Like any father I have always found parenting to be both challenging and rewarding. When I came to faith as a 31 year old with two daughters aged 3 and 5 years I was confronted by a new challenge, how would I raise my children to know God and be obedient to him? As an academic with interest in child development, learning and how families structure learning in the home, I also have more than a passing interest in parenting. As a new Christian, I quickly learned that the Bible was our family's key resource and that this was where I was to seek God's wisdom on how to be a wise parent. It took many years before I even realised that there was a large market for Christian parenting resources and that many of the books published evoked varied responses from Bible believing parents.

Tripp's Error

After hearing many references to Ted Tripp's Book, 'Shepherding a Child's Heart' in recent years from young parents, I decided that I needed to read and review it on this blog. I see this as a very helpful book with some excellent and biblical advice written by a godly and wise Christian, but it has one major flaw. The error is signalled on page 59 when Ted Tripp suggests that:
"We cannot be indifferent to [parenting] methodology. Biblically, the method is as important as the objectives. God speaks to both issues. He is concerned not only with what we do, but also with how we do it."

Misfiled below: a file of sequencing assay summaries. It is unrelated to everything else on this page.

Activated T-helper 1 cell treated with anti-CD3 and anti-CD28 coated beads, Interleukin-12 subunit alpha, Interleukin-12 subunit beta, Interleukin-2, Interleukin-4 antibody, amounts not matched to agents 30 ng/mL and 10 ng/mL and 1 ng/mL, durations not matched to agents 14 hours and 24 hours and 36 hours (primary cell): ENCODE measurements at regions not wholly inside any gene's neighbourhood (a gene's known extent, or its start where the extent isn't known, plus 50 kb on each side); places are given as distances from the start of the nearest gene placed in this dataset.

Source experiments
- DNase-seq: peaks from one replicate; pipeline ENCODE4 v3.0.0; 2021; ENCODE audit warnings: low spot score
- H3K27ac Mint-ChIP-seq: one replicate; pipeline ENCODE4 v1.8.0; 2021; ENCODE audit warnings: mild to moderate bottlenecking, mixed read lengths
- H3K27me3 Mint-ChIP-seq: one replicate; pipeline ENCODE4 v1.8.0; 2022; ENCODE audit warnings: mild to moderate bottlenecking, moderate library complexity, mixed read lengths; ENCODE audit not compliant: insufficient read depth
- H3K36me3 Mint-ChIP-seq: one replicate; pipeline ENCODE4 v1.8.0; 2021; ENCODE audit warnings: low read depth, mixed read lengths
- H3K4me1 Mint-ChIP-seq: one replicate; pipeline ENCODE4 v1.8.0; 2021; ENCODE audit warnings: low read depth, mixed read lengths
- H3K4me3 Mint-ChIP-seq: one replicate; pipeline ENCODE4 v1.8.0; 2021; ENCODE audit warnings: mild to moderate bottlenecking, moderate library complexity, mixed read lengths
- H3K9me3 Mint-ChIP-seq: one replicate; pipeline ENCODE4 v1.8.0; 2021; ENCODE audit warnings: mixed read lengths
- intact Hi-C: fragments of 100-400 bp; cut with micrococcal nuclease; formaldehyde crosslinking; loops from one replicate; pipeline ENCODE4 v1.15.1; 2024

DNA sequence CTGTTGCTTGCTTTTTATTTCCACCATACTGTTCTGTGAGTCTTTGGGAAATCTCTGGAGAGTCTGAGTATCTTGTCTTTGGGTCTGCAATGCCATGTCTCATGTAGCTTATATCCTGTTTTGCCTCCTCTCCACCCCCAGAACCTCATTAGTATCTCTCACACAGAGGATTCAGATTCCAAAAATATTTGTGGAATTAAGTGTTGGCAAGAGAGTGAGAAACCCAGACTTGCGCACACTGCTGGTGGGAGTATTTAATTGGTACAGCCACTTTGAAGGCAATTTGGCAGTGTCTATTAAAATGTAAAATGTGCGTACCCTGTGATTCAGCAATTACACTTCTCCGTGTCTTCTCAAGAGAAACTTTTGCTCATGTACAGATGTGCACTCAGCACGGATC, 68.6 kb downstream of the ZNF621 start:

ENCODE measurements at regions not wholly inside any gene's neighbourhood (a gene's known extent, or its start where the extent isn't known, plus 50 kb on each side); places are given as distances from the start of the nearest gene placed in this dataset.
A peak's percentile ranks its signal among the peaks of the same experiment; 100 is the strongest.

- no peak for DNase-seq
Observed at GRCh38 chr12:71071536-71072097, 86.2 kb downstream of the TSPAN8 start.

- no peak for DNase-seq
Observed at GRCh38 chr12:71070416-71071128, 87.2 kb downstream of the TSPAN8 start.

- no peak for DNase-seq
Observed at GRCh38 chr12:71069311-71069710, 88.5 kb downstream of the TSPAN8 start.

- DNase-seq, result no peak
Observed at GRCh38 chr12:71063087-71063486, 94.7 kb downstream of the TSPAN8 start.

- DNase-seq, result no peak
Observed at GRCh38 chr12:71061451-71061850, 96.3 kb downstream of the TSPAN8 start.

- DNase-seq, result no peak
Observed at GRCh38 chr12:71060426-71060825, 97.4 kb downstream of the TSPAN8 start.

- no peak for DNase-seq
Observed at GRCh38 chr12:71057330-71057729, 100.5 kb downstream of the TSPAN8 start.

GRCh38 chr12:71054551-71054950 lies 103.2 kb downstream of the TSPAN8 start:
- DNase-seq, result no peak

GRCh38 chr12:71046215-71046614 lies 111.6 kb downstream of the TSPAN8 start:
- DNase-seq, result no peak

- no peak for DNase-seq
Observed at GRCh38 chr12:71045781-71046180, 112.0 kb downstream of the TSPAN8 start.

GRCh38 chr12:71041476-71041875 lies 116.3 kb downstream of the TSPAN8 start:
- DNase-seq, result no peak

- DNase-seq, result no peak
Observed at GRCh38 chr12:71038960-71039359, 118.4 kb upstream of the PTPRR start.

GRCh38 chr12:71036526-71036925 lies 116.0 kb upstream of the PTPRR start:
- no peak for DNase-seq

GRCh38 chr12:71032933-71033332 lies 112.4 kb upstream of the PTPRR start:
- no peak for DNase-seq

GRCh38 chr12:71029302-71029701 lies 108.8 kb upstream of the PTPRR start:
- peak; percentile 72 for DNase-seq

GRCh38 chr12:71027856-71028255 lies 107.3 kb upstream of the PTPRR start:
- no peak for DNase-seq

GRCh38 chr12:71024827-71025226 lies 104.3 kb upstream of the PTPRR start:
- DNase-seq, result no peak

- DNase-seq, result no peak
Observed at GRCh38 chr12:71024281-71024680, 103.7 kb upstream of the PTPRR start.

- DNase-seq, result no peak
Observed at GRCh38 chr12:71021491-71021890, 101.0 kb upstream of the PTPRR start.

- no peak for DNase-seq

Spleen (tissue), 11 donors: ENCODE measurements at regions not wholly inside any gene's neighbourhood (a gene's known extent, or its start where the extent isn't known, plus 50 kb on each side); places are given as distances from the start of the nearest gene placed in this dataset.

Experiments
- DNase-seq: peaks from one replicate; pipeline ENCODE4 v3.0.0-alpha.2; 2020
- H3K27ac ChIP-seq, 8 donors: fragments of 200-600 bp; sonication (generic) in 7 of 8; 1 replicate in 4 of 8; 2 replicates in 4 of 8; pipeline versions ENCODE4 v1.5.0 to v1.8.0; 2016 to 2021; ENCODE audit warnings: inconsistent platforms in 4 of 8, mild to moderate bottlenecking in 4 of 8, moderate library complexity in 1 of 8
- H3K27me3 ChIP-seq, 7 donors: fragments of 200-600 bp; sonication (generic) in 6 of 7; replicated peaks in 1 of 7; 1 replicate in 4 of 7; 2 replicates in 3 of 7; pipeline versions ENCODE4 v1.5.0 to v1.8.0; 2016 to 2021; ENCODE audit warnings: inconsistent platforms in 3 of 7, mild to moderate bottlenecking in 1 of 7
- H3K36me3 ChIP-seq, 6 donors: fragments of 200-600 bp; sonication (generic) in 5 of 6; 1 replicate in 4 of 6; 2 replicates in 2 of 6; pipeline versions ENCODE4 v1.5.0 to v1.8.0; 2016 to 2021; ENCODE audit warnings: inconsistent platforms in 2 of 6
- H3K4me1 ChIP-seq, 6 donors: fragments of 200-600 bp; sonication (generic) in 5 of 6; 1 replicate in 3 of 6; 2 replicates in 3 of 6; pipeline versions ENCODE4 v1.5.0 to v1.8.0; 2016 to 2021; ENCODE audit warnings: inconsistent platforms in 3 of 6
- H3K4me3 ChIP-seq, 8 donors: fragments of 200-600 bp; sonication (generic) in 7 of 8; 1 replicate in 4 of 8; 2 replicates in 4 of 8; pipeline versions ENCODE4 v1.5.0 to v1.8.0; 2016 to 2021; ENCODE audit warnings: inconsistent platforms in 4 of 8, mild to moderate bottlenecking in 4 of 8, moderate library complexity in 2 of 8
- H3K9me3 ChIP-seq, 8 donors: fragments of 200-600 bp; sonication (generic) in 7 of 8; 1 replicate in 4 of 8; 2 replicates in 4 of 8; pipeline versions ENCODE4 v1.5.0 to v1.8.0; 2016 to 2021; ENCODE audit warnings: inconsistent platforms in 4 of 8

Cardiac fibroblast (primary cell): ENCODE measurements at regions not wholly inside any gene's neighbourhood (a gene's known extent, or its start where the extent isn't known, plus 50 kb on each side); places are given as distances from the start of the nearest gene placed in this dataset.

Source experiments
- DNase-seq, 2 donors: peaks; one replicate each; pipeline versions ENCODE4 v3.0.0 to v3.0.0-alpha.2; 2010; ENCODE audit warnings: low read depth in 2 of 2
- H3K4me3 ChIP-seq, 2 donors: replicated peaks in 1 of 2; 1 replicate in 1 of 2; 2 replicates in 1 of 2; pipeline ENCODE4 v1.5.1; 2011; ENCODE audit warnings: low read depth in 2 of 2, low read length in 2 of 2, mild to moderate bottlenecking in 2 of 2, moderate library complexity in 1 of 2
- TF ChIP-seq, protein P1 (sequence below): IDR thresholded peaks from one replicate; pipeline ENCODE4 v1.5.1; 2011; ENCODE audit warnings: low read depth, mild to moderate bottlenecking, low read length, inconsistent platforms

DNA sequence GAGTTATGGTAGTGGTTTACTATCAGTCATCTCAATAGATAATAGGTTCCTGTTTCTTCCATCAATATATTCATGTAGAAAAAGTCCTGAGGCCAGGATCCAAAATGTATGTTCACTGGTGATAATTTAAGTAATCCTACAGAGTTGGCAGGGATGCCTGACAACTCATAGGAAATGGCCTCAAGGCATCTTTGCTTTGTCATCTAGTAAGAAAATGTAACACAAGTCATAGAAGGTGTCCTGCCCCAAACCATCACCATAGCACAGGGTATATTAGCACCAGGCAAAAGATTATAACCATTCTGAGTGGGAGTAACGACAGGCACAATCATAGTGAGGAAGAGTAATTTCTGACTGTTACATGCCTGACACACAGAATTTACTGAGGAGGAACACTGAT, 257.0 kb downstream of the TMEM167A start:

I believe that the second sentence in this short paragraph is false. The first sentence is difficult to dispute, yes we should give careful consideration to how we parent; we can't be "indifferent to methodology". And perhaps, God has spoken through his word in places to give some pointers to methods. But I don't believe that God is concerned with how we do parenting in the sense that he might favour specific methods, let alone one main method of discipline as we see argued in Tripp's book. Of course, we should use the Bible to inform our practices, but to claim that the Bible offers clear guidance on disciplinary method has little biblical justification. God is certainly concerned that we act as godly parents who seek to honour him and bring glory to his name as we care for and lead our families. Like many authors of parenting books before him, Tripp allows his own methods, which he suggests worked well for his children (and I have no reason to doubt that they did), to become the yardstick by which he assesses the appropriateness of other approaches, before using the Bible to justify his approach while dismissing others. Suggesting a single method ignores key variability in children and parents. For example, not all fathers are capable of controlling their anger and avoiding the warnings that Tripp gives about abuse of punishment. Furthermore, all children are different, even in the one family! They have different personalities and psychological make-ups which cannot be ignored. I believe that slavish adherence to one method will make it harder to avoid the warning of Ephesians 6:4, "Fathers, do not provoke your children to anger, but bring them up in the discipline and instruction of the Lord".